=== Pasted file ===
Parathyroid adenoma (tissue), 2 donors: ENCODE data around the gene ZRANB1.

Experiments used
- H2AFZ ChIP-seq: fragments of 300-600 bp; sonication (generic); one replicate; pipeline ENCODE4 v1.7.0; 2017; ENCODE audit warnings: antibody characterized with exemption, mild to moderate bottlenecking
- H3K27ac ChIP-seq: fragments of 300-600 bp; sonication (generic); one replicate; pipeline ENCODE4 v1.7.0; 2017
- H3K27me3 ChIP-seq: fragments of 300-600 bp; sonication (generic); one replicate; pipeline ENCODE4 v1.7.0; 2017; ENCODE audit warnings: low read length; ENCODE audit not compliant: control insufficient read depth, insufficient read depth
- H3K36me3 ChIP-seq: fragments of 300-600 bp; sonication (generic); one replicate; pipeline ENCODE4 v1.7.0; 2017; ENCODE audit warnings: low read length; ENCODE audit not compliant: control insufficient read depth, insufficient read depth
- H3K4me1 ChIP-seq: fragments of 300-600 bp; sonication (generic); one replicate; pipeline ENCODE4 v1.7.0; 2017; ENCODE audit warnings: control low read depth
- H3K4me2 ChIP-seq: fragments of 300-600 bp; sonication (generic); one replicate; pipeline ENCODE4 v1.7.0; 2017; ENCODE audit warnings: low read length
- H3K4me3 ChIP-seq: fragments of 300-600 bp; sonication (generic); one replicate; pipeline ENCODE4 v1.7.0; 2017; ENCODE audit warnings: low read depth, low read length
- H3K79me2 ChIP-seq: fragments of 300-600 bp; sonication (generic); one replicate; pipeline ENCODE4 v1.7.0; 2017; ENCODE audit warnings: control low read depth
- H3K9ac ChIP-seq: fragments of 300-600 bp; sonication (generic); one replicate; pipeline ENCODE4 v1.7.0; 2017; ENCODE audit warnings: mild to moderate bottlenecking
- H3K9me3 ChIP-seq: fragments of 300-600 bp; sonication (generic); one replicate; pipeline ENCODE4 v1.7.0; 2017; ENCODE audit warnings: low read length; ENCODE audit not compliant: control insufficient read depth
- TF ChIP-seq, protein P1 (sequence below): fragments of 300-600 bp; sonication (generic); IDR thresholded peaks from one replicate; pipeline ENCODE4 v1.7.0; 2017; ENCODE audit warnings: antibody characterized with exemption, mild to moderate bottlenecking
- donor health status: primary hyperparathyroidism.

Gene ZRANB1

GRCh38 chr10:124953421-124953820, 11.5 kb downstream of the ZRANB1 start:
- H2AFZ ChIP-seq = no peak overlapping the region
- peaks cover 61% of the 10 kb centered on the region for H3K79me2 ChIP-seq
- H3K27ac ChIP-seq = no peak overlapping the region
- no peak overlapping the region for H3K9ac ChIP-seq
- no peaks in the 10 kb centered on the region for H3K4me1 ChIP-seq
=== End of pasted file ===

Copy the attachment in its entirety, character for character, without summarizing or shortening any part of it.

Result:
Parathyroid adenoma (tissue), 2 donors: ENCODE data around the gene ZRANB1.

Experiments used
- H2AFZ ChIP-seq: fragments of 300-600 bp; sonication (generic); one replicate; pipeline ENCODE4 v1.7.0; 2017; ENCODE audit warnings: antibody characterized with exemption, mild to moderate bottlenecking
- H3K27ac ChIP-seq: fragments of 300-600 bp; sonication (generic); one replicate; pipeline ENCODE4 v1.7.0; 2017
- H3K27me3 ChIP-seq: fragments of 300-600 bp; sonication (generic); one replicate; pipeline ENCODE4 v1.7.0; 2017; ENCODE audit warnings: low read length; ENCODE audit not compliant: control insufficient read depth, insufficient read depth
- H3K36me3 ChIP-seq: fragments of 300-600 bp; sonication (generic); one replicate; pipeline ENCODE4 v1.7.0; 2017; ENCODE audit warnings: low read length; ENCODE audit not compliant: control insufficient read depth, insufficient read depth
- H3K4me1 ChIP-seq: fragments of 300-600 bp; sonication (generic); one replicate; pipeline ENCODE4 v1.7.0; 2017; ENCODE audit warnings: control low read depth
- H3K4me2 ChIP-seq: fragments of 300-600 bp; sonication (generic); one replicate; pipeline ENCODE4 v1.7.0; 2017; ENCODE audit warnings: low read length
- H3K4me3 ChIP-seq: fragments of 300-600 bp; sonication (generic); one replicate; pipeline ENCODE4 v1.7.0; 2017; ENCODE audit warnings: low read depth, low read length
- H3K79me2 ChIP-seq: fragments of 300-600 bp; sonication (generic); one replicate; pipeline ENCODE4 v1.7.0; 2017; ENCODE audit warnings: control low read depth
- H3K9ac ChIP-seq: fragments of 300-600 bp; sonication (generic); one replicate; pipeline ENCODE4 v1.7.0; 2017; ENCODE audit warnings: mild to moderate bottlenecking
- H3K9me3 ChIP-seq: fragments of 300-600 bp; sonication (generic); one replicate; pipeline ENCODE4 v1.7.0; 2017; ENCODE audit warnings: low read length; ENCODE audit not compliant: control insufficient read depth
- TF ChIP-seq, protein P1 (sequence below): fragments of 300-600 bp; sonication (generic); IDR thresholded peaks from one replicate; pipeline ENCODE4 v1.7.0; 2017; ENCODE audit warnings: antibody characterized with exemption, mild to moderate bottlenecking
- donor health status: primary hyperparathyroidism.

Gene ZRANB1

GRCh38 chr10:124953421-124953820, 11.5 kb downstream of the ZRANB1 start:
- H2AFZ ChIP-seq = no peak overlapping the region
- peaks cover 61% of the 10 kb centered on the region for H3K79me2 ChIP-seq
- H3K27ac ChIP-seq = no peak overlapping the region
- no peak overlapping the region for H3K9ac ChIP-seq
- no peaks in the 10 kb centered on the region for H3K4me1 ChIP-seq